Rachel stressed that ‘one size does not fit all’ and that each individual needs to be carefully assessed when considering treatment options. The assessment takes in to account factors such as their environment, their support network and any other illness or health problems that they face.  Rachel said that she favours a multidisciplinary team approach and continuity from the health professionals’ side.

Front L – R Marion Summers, Rachel Hall, James Summers; Back L – R Lisa Hammond, Carole Jones

Front L – R Marion Summers, Rachel Hall, James Summers; Back L – R Lisa Hammond, Carole Jones

The management of side effects is crucial in aiming for good quality of life for patients. Lynn Maxwell of the Community Cancer Nursing Service, said that her team advise patients to document their side effects and bring this record with them to appointments.  Rachel Hall said it helps to be able to look back over several months and pinpoint possible causes of certain side effects. She described how having a diary on hand avoids the possibility of seeing the doctor after a particularly good week and forgetting to mention that the previous three had been very difficult.

Some patients may feel they can’t or shouldn’t talk or complain about side effects but Lisa Hammond said ‘Be honest… tell us what is really happening to you.  Don’t be afraid that we will stop your treatment. A lower dose could reduce or eliminate the side effects.’

Rachel recommended that patients prepare for an appointment by writing down any specific questions about their treatment, then if the answers given aren’t clear asking for more explanation. Taking up the opportunity to talk to the nurse specialist at a separate appointment for more information and to gain a thorough understanding can help too.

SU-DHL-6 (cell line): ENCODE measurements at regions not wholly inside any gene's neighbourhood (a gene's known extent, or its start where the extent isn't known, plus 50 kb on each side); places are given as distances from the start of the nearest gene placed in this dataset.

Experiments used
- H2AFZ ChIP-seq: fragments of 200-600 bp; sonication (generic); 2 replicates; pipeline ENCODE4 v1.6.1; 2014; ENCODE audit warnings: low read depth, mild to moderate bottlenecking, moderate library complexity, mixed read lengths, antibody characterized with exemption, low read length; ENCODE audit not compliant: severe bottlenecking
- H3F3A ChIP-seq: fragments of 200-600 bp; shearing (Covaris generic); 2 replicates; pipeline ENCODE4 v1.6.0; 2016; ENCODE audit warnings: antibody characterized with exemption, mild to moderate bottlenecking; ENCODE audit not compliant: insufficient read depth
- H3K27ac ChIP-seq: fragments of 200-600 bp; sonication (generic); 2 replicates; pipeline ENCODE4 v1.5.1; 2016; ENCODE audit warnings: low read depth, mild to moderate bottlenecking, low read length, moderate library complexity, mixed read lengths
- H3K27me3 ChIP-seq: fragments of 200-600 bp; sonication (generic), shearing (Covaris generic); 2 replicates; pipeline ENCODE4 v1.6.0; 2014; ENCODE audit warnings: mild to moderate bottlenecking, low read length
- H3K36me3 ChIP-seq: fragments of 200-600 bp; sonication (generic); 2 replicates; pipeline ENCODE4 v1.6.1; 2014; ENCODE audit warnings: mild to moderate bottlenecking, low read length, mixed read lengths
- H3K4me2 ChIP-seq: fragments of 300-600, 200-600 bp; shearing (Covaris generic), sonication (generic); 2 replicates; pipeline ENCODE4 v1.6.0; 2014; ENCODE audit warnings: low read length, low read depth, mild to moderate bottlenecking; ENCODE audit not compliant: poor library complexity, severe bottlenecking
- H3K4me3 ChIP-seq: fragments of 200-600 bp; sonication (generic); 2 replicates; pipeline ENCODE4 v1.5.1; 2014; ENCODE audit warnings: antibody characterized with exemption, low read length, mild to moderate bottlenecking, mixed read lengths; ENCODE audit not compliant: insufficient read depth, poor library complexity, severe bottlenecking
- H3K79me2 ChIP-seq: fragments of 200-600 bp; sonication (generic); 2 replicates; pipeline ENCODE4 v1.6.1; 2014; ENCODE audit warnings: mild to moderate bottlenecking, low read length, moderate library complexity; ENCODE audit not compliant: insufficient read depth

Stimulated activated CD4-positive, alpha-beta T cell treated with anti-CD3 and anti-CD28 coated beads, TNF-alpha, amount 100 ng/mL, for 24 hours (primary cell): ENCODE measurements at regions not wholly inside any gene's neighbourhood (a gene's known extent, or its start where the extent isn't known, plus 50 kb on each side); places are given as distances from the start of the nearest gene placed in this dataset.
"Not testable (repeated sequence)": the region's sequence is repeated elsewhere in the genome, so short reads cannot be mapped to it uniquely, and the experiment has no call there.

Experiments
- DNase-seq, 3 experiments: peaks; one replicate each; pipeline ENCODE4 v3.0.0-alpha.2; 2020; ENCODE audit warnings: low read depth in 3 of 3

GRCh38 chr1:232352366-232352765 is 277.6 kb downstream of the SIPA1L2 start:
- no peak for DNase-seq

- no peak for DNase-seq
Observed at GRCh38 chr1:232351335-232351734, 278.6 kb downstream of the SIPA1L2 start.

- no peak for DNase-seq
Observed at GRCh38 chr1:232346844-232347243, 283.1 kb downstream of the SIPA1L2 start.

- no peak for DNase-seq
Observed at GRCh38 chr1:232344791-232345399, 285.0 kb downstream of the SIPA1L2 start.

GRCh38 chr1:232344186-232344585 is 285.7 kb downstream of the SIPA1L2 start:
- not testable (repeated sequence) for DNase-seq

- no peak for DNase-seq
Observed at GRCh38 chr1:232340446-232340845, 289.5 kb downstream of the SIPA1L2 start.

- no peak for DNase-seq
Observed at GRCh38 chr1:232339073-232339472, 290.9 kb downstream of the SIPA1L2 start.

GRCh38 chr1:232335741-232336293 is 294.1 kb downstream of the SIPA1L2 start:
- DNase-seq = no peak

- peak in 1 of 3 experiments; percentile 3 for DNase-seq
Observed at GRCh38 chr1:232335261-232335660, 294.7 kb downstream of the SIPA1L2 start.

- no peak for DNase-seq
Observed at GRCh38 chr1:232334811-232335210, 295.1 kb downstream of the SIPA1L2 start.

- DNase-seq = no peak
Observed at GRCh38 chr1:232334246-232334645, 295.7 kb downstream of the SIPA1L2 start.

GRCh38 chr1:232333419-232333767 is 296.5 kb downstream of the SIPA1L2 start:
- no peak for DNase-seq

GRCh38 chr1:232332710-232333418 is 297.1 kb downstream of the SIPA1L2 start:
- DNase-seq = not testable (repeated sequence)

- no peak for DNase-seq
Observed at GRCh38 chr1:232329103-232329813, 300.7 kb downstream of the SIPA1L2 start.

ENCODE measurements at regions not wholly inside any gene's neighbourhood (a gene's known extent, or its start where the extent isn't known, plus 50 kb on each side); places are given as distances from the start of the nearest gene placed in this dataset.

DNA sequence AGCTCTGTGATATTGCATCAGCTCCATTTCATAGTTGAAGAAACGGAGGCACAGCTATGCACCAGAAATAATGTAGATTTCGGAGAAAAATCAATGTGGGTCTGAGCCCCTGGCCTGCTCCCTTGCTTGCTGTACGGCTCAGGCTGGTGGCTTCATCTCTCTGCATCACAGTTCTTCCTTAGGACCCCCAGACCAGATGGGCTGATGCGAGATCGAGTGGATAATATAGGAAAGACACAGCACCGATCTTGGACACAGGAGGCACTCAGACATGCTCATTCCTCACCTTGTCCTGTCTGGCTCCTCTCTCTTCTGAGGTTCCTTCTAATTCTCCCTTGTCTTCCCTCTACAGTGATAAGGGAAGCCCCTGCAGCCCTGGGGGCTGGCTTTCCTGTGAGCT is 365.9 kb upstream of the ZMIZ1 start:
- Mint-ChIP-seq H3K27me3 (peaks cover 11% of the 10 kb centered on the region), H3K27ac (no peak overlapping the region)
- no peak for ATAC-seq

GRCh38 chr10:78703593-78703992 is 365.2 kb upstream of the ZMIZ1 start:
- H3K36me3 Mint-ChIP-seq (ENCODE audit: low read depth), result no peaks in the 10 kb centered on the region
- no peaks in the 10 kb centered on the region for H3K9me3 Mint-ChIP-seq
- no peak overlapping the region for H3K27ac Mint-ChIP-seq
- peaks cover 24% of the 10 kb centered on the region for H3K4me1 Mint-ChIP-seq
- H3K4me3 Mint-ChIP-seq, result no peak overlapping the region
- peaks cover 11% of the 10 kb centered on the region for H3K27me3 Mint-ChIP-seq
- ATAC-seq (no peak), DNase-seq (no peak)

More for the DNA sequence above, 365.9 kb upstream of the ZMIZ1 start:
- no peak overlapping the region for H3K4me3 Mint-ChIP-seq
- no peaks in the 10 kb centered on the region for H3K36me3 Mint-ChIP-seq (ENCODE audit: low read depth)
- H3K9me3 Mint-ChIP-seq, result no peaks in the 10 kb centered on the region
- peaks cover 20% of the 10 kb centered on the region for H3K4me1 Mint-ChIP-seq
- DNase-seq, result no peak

Marion said afterwards ‘I think the participants benefited from Rachel Hall’s talk because she was able to explain the aims of treatment in achieving a remission or plateau of multiple myeloma, to preserve a quality of life, extend remission and length of life and to prevent complications and control symptoms. She also explained better use of existing drugs and what new drugs are on the horizon.  Participants had the opportunity to question Rachel and Lisa about different treatments, the advisability of having vaccination against Shingles, and the time scale of when new drugs will become available.  The feedback from the members after the meeting was very positive.’


Living with the side effects of medication

Through advocacy we are supporting people affected by side effects of medication to see what can be done to manage and, where possible, reduce them.

The side effects of Tamoxifen were the subject of a discussion on BBC Radio 4’s Woman’s Hour earlier this month.  New research from Breast Cancer Campaign has shown that women who give up taking the breast cancer drug because of the side effects may be at risk.  The very nature of the side effects themselves can be a barrier to getting help with them and sharing feelings about them with a trusted volunteer advocate could be the first step towards managing them better.

Dr Daniel Rea, Consultant Medical Oncologist at Queen Elizabeth Hospital in Birmingham, suggested on the programme that since the side effects can be embarrassing for women ‘the person they can talk to with more time is the Clinical Nurse Specialist  who is skilled at drilling down and understanding exactly what the patient is going through, and can act as an intemediary between the doctor and the patient to make sure that we’ve listened properly, have heard the message and then try to address it’.

Describing the how breast cancer treatment can be followed by years of medication Baroness Delyth Morgan Chief Executive of Breast Cancer Campaign said ‘the hope for many in the cancer community is that in the future more cancers will be able to have this sort of chronic management but it means that the support has to be in there to help people deal with the day to day living with it’.